Automotive Emission Control Systems – How Do They Work ?

Automotive Emission Control Systems
Automotive Emission Control Systems

Automotive Emission Control Systems help control gas fumes and cleans engine producing air.

These systems have been efficient in reducing air pollution caused by automotive engines.

Increased engine efficiency and lighter vehicle construction has also contributed to help reduce emissions.

So, The emission control systems depends on a series of chemical reactions, sensors and vacuum control solenoids to operate correctly.

In time chemical reactions fade as the device loses its effectiveness.

Consequently, Either of these failures will cause a check engine light to come on.

In addition, Excessive idling wastes money and fuel, and produces greenhouse gases that contribute to climate change.

Your car’s emission system controls the emissions, exhaust and pollutants (including gasoline vapors escaping from the fuel tank), using an array of sensors, computerized engine controls and the exhaust components.

Automotive engine-generated pollutants come from three sources:

  • Tailpipe exhaust
  • Crankcase blow by vapours
  • Fuel vapours that evaporate from the fuel tank

Air pollution gases produced by car engines consist of:

  • Carbon monoxide
  • Hydrocarbons
  • Carbon dioxide
  • Nitrogen oxide

Most automotive emission control systems consist of:

  • Air Pump
  • Catalytic Converter
  • Check Engine Light
  • Exhaust Gas Recirculation
  • Automotive Filters
  • Gas Cap
  • Evaporative System
  • Mass Air Flow Sensor
  • OBD II System
  • Oxygen Sensor

Consequently, All Of These Systems Must To Work Together To Perform One Important Job.

Air Pump

Air injection systems have become more diverse in nature, sometimes using the on board computer to control system operation. Some engines use pulse-air systems that do not use a pump. As obsolete as this technology seems, some late-model vehicles use a high-tech air injection system. Also, using an electric air pump controlled by the vehicles Powertrain Control Module (PCM).

Catalytic Converter

The catalytic converter looks like a muffler. It is located in the exhaust system ahead of the muffler. Inside the converter are pellets or a honeycomb made of platinum or palladium. The platinum or palladium is used as a catalyst. Consequently, As exhaust gases are passed over the catalyst, they are chemically oxidized or converted to carbon dioxide and water. As the converter works to clean the exhaust, it develops heat. The dirtier the exhaust, the harder the converter works and the more heat that is developed. If the converter works this hard to clean a dirty exhaust it will destroy itself.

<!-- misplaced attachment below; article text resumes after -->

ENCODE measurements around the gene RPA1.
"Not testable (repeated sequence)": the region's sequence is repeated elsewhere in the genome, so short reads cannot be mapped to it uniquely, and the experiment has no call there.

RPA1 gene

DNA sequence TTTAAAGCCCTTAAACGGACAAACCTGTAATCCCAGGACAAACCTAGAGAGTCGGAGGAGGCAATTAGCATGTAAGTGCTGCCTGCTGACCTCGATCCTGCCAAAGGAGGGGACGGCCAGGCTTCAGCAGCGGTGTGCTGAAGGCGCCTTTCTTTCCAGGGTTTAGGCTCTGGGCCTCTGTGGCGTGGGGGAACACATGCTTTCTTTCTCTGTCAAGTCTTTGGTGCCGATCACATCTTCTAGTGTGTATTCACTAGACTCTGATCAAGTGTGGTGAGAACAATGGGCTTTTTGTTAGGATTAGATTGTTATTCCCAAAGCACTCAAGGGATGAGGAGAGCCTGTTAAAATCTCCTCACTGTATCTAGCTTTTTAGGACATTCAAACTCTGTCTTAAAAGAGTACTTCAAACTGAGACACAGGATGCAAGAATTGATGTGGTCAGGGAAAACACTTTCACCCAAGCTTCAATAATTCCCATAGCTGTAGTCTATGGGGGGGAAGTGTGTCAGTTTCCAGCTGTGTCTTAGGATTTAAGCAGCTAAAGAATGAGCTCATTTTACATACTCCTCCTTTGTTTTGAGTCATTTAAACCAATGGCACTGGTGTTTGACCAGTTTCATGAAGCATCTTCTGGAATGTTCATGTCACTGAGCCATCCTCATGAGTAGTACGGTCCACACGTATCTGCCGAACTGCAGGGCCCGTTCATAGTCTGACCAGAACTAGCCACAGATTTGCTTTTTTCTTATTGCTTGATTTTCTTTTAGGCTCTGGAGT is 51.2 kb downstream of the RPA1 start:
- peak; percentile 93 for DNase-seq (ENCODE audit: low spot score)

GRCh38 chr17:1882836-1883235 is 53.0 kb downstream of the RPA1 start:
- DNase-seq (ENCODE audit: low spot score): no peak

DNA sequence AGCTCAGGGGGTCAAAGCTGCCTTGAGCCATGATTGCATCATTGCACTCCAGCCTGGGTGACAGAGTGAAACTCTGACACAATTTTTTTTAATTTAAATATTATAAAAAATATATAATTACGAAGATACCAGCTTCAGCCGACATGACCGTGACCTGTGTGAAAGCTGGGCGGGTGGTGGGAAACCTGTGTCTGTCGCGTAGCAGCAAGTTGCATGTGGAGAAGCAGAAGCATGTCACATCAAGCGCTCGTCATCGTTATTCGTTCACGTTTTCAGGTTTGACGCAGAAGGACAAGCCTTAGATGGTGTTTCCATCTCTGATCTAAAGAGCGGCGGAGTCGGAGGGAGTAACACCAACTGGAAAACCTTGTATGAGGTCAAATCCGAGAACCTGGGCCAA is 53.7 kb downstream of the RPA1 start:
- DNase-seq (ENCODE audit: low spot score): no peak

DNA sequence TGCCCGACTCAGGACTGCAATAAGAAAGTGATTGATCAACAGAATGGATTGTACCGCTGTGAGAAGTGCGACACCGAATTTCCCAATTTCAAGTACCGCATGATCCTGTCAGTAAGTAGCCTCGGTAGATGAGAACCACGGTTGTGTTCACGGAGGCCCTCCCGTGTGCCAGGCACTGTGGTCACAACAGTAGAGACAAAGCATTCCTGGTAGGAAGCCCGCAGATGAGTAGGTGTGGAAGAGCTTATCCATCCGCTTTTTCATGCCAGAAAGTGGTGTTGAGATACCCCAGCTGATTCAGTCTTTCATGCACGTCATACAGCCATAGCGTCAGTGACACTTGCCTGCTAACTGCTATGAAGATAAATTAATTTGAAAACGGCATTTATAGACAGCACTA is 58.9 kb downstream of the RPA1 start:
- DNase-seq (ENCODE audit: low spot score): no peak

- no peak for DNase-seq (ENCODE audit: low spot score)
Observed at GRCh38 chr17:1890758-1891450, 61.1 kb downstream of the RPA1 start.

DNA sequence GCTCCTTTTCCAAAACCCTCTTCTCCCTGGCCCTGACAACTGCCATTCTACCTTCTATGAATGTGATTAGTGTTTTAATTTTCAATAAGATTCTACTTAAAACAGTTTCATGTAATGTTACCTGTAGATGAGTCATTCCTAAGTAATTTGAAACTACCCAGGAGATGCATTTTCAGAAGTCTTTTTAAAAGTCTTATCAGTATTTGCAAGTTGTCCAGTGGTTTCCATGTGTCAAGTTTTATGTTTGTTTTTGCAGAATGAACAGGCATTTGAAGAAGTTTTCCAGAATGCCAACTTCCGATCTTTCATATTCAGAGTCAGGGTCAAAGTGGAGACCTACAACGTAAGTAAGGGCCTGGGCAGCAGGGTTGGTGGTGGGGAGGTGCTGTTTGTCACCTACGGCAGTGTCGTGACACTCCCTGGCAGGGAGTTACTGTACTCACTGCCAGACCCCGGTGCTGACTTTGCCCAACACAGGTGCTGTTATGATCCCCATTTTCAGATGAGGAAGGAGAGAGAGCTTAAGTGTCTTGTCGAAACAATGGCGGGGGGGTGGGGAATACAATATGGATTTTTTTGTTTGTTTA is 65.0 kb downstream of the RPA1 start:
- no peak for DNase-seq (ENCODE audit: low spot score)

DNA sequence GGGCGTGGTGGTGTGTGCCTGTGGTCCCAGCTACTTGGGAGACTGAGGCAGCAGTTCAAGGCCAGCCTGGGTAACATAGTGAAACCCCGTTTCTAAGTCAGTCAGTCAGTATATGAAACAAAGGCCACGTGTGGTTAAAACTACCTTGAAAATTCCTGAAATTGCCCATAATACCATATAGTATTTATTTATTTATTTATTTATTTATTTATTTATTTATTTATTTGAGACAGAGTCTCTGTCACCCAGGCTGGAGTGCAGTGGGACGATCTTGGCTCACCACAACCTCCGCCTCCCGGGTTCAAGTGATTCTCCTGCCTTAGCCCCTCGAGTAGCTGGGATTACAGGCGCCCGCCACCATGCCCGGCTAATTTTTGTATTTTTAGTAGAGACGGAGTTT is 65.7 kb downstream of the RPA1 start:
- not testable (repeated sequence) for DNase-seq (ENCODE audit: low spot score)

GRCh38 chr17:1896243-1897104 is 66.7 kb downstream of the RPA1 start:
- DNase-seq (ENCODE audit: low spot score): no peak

EGR Valve

Emission Control Systems
Emission Control Systems

The EGR valve has no recommended replacement or inspection interval, but that doesn’t mean it won’t cause trouble.

As a result, EGR reduces the formation of oxides of nitrogen by diluting the air/fuel mixture with exhaust.

As an added benefit, EGR also helps prevent detonation.

Filter Systems

So, The oil filter traps harmful debris from being recirculated back through the engines lubrication system. And, The air filter stops harmful dirt particles from entering the engines air intake system where they may cause engine damage. The crankcase breather filter cleans the air pulled into the engine crankcase by the Positive Crankcase Ventilation (PCV) system. The fuel filter cleans the fuel before it reaches the fuel delivery system, namely the fuel injectors. The canister filter cleans the air entering the carbon canister, part of the emission control systems.

Gas Cap

A gas cap seals liquid fuel and fumed gases from escaping from the fuel tank. The gas cap is also an integral part of the onboard diagnostics system (OBDII) and emission control systems.

Evaporative System

The evaporative system, sometimes abbreviated as EVAP, consists of the fuel cap, fuel tank, carbon canister, canister purge valve, interconnecting lines and hoses.

So, Sealing the fuel tank is not as simple as it sounds. A fuel tank must have some type of venting so air can enter to replace the fuel. If the tank were sealed tight, the fuel pump could create enough negative pressure inside the tank to collapse it.  This system contains fuel vapours (hydrocarbons) instead of releasing them into the atmosphere and stores them in a carbon canister. The collected vapours are then routed to the engine where they can be burned.

Mass Air Flow Sensor

A mass air flow sensor monitors airflow that enters the engine.


The SERVICE ENGINE SOON or CHECK ENGINE LIGHT has several modes. Consequently, It can indicate a normally functioning system, a system that requires prompt attention, and a system that needs immediate attention.

Oxygen Sensor

An oxygen sensor is designed to monitor engine exhaust gases.

Emission Control Systems-Conclusion

Finally, Computerized  control ensures the most efficient operation of the systems described above. In addition, computer-controlled fuel-injection systems ensure more precise air-fuel mixtures, creating greater efficiency in combustion and lower generation of pollutants.

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